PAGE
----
- Peter LaBarbera declares victory, citing MassResistance’s fundamentally misleading claims.
- “Looking Forward on the 5th Anniversary of Terri’s [Schiavo’s] Death”? That’s a really bad title for a FRC event.
- Her group just launched, but Virginia Thomas’ Liberty Central is already breaking the law.
- Phyllis Schlafly will be a featured speaker at Tax Day Tea Party rally in Michigan.
- Glenn Beck calls Jim Wallis “Jeremiah Wright on sedatives.” I call Glenn Beck “Joseph McCarthy without the acute hepatitis.”
- Speaking of Glenn Beck, it just so happens that I’ve been reading a biography of Joseph Smith, founder of the Church of Jesus Christ of Latter-day Saints, called “Rough Stone Rolling” and I came across a section that seemed rather interesting, given Beck’s Mormon faith and obsession with Socialism
The revelation put forward the arresting doctrine that the economies of earth and heaven must correspond: “If ye are not equal in earthly things, ye cannot be equal in obtaining heavenly things.” The leveling of property introduced the Saints to the heavenly order. “For if you will that I give unto you a place in the celestial world, you must prepare yourselves by doing the things which I have commanded you.”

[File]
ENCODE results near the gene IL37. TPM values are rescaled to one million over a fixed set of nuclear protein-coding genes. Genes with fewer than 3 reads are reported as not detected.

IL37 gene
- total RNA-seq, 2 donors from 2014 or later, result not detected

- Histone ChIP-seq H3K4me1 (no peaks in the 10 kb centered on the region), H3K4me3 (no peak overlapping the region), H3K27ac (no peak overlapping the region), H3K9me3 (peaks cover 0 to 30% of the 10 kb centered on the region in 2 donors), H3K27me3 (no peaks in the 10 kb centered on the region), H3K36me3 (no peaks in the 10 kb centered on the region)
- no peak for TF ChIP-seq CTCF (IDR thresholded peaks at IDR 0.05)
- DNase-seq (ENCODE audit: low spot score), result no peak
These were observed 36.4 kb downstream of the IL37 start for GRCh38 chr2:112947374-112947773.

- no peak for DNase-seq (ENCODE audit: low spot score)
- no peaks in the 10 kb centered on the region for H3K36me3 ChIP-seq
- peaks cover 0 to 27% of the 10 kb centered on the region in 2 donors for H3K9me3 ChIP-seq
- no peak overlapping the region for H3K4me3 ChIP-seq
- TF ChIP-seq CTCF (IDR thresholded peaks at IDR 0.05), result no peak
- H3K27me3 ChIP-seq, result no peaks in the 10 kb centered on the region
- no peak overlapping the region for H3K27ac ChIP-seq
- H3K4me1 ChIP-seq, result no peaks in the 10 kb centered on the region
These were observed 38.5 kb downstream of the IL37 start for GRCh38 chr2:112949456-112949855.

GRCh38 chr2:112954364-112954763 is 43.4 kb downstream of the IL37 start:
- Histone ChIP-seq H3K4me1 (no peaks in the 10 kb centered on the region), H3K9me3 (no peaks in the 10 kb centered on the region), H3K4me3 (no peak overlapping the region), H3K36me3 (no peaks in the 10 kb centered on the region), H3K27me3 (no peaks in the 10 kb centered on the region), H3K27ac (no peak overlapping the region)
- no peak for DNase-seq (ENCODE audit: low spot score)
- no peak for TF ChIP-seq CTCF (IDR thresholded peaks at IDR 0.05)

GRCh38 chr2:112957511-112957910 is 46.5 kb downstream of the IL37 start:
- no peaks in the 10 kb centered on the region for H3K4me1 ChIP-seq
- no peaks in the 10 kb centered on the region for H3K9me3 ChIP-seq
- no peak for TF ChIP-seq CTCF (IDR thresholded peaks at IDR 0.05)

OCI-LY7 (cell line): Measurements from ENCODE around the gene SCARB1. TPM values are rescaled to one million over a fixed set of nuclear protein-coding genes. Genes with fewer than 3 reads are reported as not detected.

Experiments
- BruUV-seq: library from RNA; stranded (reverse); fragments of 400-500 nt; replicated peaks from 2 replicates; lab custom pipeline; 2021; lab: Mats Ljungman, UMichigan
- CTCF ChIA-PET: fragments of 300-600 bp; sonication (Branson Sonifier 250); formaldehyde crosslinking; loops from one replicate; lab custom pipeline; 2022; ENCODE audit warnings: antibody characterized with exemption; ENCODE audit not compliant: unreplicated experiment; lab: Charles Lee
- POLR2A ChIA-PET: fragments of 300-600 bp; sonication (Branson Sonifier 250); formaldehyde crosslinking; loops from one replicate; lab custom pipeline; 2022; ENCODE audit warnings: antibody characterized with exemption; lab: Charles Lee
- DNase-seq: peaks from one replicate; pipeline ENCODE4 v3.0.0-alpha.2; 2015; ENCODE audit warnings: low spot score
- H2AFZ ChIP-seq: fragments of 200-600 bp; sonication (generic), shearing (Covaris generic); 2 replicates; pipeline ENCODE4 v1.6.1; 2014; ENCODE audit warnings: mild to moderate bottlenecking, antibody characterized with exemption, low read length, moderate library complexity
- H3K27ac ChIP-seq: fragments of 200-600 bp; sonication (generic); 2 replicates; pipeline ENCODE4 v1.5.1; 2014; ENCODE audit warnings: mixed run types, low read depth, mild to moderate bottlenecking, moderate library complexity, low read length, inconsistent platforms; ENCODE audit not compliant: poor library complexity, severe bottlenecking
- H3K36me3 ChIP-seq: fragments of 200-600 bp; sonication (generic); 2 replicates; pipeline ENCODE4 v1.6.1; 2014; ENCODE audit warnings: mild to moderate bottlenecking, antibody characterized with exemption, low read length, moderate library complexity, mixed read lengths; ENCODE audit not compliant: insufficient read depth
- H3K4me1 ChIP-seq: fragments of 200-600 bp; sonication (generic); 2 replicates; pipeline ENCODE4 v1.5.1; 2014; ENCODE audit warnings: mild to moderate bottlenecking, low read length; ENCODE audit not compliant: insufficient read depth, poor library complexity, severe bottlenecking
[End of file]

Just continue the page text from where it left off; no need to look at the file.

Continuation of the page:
One cannot tell if Joseph Smith understood how much he was asking of his followers in requiring the consecration of property. Questions about self-interest and obstinacy were not ones he entertained. The revelation said everyone was entitled to draw on the storehouse of common property, that “every man may improve upon his talent, that every man may gain other talents, yea, even an hundred fold.” Afterwards, whatever surplus was acquired was to “be cast into the Lord’s storehouse, to become the common property of the whole church.” The Saints were to work hard for each other. That asked a lot of individualistic farmers and artisans in the expanding market economy of nineteenth-century America. Nothing was more sacrosanct in American ideology than the individual’s right to the fruits of his labor. Equalizing wealth required each person to be “seeking the interest of his neighbor, and doing all things with an eye single to the glory of God.” Could they? The little band of Saints had no prior experience with equality of property. Equality had always meant equality of rank in political society and equality before the law. Not even the most radical voices in the Revolution had called for the leveling of wealth. Only a few utopians like the Shakers had experimented with the redistribution of property. Joseph expected people to sacrifice personal advantage for the good of the whole in a society long devoted to private gain.